DHANESHWAR SHARMA, a 60-year-old farmer from Bihta town in Bihar, shows off two large silver coins he bought on Diwali this year. As he digs into piping hot litti chokha at a highway dhaba, he breaks into local magadhi while discussing the positive mood in his village. Despite moderate monsoon this year, the yield on his 11-acre farm (where he grows rice, chana dal, mustard and wheat) has been good. Other farmers also have had a good year. However, he has his share of complaints. “It is not so much rains that have caused a problem. It is government mandis. They claim to pay in 48 hours but it’s been 48 days now. More than ₹2 lakh cash is stuck,” he says. He had to sell rice in open market for ₹1,800 per quintal, ₹500 less than the ₹2,300 MSP (minimum support price).
But Sharma’s situation is far from bleak. He recently bought a tractor for ₹6.5 lakh. He also runs a car rental business and plans to buy his third Mahindra Bolero. It is wedding season and both his Boleros are booked for next one month. Sharma’s friend, Bramhans Singh, the owner of the dhaba, also runs a kirana store in adjoining Gorna village. Business at both the dhaba and the store is roaring. “People have got jobs in infrastructure projects. Farm yield has also been good. This has led to higher consumption,” says Singh. He also made a killing by selling onions at ₹3,500 a quintal when there was a shortage a few months ago. “I had bought 35 quintals at ₹900 a quintal and stored in my warehouse.” Singh bought a silver tea set worth ₹80,000 on Diwali this year.
In sharp contrast, in Chandwad, 50 kms from Nashik, Maharashtra, the situation is sombre. Onion and tomato farmer Ganesh Mahale has decided to not grow anything on his four-acre farm this year. Rains spoiled a large part of his crop this year and he needs to save money to buy water for his family’s sustenance. Onion farms need at least 13,200 litres per acre every eight days. A 20,000-litre tanker costs ₹8,000 and Mahale cannot afford to spend so much. “Since rains have been good in earlier years, we have savings, which we will use.” Mahale made losses on onion this year despite demand exceeding supply as prices crashed after government banned exports to ensure domestic supply. “Last year, onion prices were ₹150-200 per kg. This year, they are ₹50-70. I invested ₹1.5 lakh but got back just ₹60,000.”
The 40-year-old farmer has delayed his plan to buy a new tractor. Local Swaraj tractor dealer Yogesh Londhe says demand has dipped 30% this year. Kirana store owner Kantilal Jain, from nearby Kundewade village, says consumers are buying only basics and that too in smaller quantities. “I have two months of inventory and no idea how I am going to clear it. I have stopped buying fresh inventory,” he says.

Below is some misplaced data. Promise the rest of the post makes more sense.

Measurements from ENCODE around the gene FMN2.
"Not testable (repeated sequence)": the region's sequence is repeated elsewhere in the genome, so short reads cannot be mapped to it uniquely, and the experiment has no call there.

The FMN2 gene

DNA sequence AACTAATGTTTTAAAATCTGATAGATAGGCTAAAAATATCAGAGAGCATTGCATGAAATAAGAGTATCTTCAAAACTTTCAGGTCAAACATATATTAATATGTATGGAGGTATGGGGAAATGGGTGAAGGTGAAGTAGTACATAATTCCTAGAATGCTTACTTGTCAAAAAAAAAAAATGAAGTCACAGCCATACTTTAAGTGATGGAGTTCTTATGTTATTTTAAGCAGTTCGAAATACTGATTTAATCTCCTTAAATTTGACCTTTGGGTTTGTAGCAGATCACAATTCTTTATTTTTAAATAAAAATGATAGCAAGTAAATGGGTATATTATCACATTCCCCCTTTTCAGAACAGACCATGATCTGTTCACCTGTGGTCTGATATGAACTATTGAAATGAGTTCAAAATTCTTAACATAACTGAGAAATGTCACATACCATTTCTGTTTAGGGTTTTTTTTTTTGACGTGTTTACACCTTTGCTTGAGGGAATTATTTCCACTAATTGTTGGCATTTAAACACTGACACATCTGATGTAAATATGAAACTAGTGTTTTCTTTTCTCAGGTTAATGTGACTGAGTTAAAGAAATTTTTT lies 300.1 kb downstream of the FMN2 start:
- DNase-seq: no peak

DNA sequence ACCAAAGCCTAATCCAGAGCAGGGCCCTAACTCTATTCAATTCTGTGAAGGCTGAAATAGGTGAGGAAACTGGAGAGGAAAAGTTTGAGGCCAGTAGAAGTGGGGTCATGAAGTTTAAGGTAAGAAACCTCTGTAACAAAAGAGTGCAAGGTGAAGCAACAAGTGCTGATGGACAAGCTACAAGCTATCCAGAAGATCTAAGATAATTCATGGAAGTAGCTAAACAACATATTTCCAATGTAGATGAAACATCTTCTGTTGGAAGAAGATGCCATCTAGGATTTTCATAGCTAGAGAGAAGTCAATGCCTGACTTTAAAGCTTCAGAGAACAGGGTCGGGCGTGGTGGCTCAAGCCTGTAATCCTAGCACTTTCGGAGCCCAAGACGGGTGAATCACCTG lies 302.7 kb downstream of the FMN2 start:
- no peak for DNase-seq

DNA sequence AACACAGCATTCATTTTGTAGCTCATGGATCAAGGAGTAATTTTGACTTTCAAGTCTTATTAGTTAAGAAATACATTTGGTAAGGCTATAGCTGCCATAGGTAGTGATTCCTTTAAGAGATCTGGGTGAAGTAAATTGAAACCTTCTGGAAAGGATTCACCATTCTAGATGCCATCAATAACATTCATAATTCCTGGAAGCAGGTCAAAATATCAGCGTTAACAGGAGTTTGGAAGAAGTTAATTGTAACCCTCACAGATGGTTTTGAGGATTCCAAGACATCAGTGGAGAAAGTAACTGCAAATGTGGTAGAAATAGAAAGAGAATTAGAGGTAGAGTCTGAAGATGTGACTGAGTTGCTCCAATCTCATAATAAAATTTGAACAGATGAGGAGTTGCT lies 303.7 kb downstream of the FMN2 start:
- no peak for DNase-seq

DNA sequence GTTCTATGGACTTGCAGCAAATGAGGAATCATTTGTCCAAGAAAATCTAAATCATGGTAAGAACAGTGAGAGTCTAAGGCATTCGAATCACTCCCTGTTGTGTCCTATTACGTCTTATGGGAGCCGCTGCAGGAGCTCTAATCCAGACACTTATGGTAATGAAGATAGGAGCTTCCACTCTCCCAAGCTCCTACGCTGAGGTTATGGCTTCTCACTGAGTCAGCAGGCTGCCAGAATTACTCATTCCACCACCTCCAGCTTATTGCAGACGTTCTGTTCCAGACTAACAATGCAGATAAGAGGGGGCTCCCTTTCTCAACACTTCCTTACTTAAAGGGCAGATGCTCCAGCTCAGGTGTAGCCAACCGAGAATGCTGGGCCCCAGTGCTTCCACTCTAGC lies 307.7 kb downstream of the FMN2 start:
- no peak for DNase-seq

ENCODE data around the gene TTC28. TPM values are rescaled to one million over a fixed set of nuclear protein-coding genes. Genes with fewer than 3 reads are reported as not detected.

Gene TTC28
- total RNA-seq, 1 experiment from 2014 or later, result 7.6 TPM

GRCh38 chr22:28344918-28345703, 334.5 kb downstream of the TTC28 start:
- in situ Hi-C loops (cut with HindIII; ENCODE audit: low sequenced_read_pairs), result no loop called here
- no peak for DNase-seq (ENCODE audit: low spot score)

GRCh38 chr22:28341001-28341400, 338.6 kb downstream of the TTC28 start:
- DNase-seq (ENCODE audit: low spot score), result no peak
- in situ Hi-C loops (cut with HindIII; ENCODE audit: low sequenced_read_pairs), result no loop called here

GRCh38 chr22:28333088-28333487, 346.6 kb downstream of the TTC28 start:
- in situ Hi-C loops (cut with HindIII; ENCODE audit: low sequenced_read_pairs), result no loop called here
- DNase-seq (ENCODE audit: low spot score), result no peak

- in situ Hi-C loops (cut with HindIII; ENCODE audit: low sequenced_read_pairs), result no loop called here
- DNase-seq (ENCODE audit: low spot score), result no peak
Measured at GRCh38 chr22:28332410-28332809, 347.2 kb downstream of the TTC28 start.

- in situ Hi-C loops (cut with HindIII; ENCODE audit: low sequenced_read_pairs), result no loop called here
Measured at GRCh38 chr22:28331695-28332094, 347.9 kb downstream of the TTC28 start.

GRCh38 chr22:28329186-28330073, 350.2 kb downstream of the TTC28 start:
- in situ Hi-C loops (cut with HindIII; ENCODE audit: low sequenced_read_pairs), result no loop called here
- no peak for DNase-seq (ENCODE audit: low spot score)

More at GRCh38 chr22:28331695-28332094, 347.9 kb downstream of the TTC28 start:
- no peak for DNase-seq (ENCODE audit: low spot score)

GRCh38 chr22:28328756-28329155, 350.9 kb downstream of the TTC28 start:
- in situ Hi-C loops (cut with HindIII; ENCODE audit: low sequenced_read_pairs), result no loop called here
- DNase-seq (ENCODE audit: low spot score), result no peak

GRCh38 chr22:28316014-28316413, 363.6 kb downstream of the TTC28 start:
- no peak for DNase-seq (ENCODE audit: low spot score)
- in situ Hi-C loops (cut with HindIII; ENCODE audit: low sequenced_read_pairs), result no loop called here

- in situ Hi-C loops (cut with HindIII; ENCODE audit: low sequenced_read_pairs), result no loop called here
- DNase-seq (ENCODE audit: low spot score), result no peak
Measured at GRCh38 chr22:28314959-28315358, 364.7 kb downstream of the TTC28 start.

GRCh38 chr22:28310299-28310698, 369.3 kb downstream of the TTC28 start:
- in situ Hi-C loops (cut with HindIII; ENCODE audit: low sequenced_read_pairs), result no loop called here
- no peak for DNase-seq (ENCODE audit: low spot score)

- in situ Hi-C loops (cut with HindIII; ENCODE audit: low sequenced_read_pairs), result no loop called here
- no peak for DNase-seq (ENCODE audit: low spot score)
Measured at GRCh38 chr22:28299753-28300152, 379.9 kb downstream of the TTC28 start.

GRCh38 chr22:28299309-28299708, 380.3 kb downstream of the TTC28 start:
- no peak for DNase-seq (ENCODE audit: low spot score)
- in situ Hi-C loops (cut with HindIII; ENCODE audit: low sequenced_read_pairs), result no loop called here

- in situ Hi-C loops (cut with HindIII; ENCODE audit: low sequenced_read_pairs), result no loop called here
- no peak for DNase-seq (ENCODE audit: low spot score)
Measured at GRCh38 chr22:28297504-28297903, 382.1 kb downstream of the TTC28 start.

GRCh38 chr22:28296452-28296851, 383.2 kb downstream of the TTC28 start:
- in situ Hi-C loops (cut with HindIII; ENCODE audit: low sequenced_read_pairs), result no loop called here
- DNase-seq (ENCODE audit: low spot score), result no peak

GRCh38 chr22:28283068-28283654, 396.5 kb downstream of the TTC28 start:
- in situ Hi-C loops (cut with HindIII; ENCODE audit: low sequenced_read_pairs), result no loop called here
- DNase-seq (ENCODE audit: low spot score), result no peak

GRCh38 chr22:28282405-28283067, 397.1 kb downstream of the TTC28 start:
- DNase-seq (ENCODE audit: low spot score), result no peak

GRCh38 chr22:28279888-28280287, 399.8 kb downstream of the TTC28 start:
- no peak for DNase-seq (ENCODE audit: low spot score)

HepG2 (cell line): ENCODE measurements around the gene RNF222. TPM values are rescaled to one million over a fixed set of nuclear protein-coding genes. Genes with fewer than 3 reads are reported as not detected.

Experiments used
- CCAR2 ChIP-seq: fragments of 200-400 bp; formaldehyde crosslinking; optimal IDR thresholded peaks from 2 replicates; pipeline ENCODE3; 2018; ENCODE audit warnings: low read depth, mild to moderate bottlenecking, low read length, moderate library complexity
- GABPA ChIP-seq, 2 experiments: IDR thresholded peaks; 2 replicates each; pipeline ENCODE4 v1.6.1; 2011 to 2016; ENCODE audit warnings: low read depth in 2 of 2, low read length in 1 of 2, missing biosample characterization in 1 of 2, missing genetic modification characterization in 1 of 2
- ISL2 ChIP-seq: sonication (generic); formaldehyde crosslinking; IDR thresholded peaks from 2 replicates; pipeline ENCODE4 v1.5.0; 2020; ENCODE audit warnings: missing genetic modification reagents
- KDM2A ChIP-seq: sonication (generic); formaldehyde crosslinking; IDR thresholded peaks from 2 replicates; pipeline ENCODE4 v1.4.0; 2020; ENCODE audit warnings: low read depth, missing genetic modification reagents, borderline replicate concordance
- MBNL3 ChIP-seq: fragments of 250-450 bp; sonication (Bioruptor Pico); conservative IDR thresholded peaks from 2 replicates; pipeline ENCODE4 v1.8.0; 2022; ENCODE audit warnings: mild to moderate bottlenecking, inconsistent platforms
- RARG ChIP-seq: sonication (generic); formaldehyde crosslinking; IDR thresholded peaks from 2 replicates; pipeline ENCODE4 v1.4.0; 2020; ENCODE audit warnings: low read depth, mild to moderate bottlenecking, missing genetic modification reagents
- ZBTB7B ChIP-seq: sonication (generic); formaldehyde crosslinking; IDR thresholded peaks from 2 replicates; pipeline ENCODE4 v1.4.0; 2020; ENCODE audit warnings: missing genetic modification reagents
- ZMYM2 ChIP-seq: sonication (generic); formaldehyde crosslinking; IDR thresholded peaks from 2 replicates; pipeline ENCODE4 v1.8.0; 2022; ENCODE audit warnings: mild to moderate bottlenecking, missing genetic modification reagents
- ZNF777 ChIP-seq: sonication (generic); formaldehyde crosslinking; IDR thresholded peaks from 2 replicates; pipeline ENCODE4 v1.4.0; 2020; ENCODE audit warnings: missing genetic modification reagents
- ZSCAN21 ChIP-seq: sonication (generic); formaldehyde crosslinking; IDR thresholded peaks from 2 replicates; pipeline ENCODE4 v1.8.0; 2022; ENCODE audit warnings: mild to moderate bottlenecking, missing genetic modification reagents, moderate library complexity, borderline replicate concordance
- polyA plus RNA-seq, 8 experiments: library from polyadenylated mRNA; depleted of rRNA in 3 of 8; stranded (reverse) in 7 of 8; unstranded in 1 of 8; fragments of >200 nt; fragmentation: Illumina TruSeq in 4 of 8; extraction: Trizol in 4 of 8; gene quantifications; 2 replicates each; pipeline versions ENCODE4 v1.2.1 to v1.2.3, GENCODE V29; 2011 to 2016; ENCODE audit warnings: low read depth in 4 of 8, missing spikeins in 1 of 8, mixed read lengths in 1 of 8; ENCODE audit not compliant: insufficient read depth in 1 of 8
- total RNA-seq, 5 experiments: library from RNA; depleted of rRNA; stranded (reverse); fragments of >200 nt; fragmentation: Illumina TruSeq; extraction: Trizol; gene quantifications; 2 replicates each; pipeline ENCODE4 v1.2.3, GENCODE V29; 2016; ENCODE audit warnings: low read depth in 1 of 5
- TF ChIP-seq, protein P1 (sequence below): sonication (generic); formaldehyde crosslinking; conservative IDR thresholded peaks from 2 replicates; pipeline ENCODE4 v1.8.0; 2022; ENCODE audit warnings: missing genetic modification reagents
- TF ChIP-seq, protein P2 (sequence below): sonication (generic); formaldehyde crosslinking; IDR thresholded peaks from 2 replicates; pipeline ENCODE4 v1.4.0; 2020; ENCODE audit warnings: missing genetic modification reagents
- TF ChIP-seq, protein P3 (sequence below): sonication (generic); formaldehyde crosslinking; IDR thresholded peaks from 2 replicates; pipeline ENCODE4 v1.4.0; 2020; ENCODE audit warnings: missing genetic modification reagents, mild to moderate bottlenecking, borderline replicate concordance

Rural India is 50% of India’s population. Its mainstay, agriculture, employs 60% (even though it contributes just 15-16% to GDP) of them. Therefore, if monsoon rains are bad, consumption is bound to be hit. In fact, rural consumption was already going through a rough patch due to high inflation in FY23. With inflation stabilising, there have been green shoots in FY24, but recovery has been uneven. Consumption has shown decent growth in North and East as they have got good rainfall. The mood in West and South is less upbeat due to poor rainfall. Also, better performing markets have grown as share of high value products in consumption basket has expanded; volumes have been low across the board.
So, although tractor sales are expected to dip in FY24, car manufacturer Maruti Suzuki has witnessed higher growth (11.2%) in rural compared to urban areas in first six months, largely on the back of cars priced in ₹13-15 lakh range. “Rural growth has been higher. Even last year, when retail grew 18%, rural expanded 20% and urban 16.1%,” says Shashank Srivastava, executive director, Maruti Suzuki. According to Nielsen IQ, FMCG volumes in rural India have grown 6.4% in third quarter of 2023, way less than 10.2% rise in urban areas.
Growth has dipped at most businesses compared to last year’s bumper expansion driven by pent-up demand due to Covid disruptions.
Economists are being cautious despite good monsoons in many parts of the country. “Reserve Bank of India looks at rural demand from the point of tractor and two-wheeler sales. There hasn’t been an uptick in overall growth in those categories. Kharif output is expected to shrink this year. This means lower incomes. Therefore, one can expect less spending on farm side of rural economy,” says Madan Sabnavis, chief economist, Bank of Baroda.
Sabnavis is worried about low reservoir levels at dams. “Rabi sowing has been below par due to less water. There is a lot of uncertainty. A major revival of demand is unlikely.”
Sachchidanand Shukla, group chief economist, L&T, says uneven rainfall has created micro consumption pockets in rural India. “Within a state, some districts have got good rainfall and some haven’t. So, consumption patterns are uneven even within states. We were expecting rural demand to come back at the beginning of this fiscal but it hasn’t turned out to be so simple.” Shukla believes a big reason for rise in consumption is state elections. “This year, we had nine state elections, which distorted expenditure patterns. Pre-electoral cycles mean higher government spending, which has manifested in differential consumption patterns.”